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Dozens of migrants perish in fire at migrant center in Ciudad Juarez

Mexico’s president said Tuesday the fire started after some migrants set mattresses on fire inside the facility.

More than three dozen migrants were killed late Monday at a migrant facility near the international bridge that connects Ciudad Juarez to El Paso.

At least 39 people died at an immigration processing center in the city’s downtown. The fire began after some migrants set mattresses on fire to protest what they feared would be their deportation, the Associated Press reported early Tuesday.

By Tuesday morning, sadness and shock gave way to anger and frustration as some migrants rejected the idea that the fire was set in protest.

Luis Carlos Carrillo, 34, a Venezuelan migrant who’s been in the border city for two weeks, said that Mexican immigration officials seize detainees’ belongings so it seemed suspect that someone could have started a fire.

“They take all your belongings. So how could that happen?” he said. “For me, I don’t think it was a Venezuelan, but we don’t have all the facts.”

The lack of updated information added to their frustration. The only government presence was Mexican National Guard soldiers donning masks and assault rifles as they gazed onto the crowd of migrants and reporters from behind the closed gates of the immigration center.

Local and state Mexican police officers were also on the scene as the crowd at times blocked traffic. Meanwhile, helicopters operated by U.S. Customs and Border Protection agents buzzed overhead on the north side of the Rio Grande.

Amid the chaos, Carla Soto, 35, said she was waiting for more information on the deceased. She said she was worried about some of her fellow Venezuelans who she said might have been rounded up Monday night and sent to the holding facility.

“I haven’t heard from them. But how are they going to be able to [identify] someone if they are burnt?” she said.

Soto added that frustration has been building in Ciudad Juarez because of constant harassment from local police and the delays in processing asylum applications by U.S. officials. Soto said she applied for an asylum interview through an app called CBP One, which allows migrants to submit biometric information through a smartphone.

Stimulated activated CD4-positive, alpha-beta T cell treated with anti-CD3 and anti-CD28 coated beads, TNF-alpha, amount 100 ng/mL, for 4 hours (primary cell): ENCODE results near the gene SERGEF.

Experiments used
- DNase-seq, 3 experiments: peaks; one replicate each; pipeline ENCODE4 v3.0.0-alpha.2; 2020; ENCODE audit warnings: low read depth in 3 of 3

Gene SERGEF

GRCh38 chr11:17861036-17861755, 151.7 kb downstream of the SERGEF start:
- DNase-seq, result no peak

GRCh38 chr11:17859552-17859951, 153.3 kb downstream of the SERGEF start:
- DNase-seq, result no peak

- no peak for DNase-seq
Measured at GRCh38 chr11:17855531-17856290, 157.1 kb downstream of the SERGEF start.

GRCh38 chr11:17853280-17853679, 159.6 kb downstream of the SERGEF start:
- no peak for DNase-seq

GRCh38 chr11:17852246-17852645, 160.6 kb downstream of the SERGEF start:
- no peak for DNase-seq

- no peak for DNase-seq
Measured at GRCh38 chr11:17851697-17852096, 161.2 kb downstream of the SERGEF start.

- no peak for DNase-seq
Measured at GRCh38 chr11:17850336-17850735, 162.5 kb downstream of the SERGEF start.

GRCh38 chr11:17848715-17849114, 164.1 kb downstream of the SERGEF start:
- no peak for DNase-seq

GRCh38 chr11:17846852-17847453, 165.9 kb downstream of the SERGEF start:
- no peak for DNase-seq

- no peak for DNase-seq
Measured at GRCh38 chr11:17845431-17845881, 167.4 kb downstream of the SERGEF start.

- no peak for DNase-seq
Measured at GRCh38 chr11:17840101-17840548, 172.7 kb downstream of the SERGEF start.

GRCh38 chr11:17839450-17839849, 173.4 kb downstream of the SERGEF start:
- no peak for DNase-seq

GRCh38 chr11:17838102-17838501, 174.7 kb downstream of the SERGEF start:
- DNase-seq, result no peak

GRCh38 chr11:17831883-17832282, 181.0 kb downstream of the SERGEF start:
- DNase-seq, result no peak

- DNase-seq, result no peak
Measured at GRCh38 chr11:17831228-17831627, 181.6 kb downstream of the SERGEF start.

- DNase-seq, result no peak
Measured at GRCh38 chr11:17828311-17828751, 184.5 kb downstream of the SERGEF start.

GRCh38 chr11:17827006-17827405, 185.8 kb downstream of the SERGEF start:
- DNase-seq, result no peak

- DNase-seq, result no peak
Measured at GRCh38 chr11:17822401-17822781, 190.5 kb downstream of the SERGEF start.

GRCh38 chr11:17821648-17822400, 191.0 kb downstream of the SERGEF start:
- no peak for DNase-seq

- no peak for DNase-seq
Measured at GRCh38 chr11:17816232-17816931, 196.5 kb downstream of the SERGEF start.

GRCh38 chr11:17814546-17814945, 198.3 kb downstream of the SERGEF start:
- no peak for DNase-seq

But the process has been plagued with technical issues, which have been compounded by spotty internet access in some parts of Mexico.

“Every day it’s another problem,” she said.

Multiple agencies responded to the fire at the facility, and officials began removing bodies wrapped in thermal blankets outside the facility, KTEP reported overnight.

According to Mexican authorities, 68 men, from South and Central America, were being held at the facility. At least 29 were injured and transported to local hospitals, according to the statement. The agency added it was working with the consular authorities from the various countries to identify the migrants killed.

The Mexican city has been dealing with an influx of migrants from South and Central America who make Ciudad Juarez their last stop in Latin America before trying to claim asylum in Mexico. But policies kept in place by the Biden administration, including the continuation of a public health policy known as Title 42 that rapidly expels asylum seekers and returns them to Mexico, have left thousands stranded in Mexico.

Earlier this month hundreds of migrants from Venezuela rushed to the center of the downtown bridge and demanded entry into the United States. The migrants were denied entry and eventually returned to Ciudad Juarez, but the incident highlighted the rising tension between migrants and Mexican authorities.

For some residents of Ciudad Juarez, the tragedy was just another chapter in a decades-long saga that’s included the murders or disappearances of women that date back to the 1990s and a cartel war that’s seen thousands killed since 2008.

But that grim history didn’t deter Isabel Aguilera from standing with the migrants and supporting their calls for accountability.  

“I am here in solidarity with all migrants,” she said.

When asked about the negative attitudes some Juarenses hold toward the thousands of migrants that have descended on her city, she simply said. “The only thing I can tell you is that we’re all human beings.”

Aaron Montes of KTEP contributed to reporting.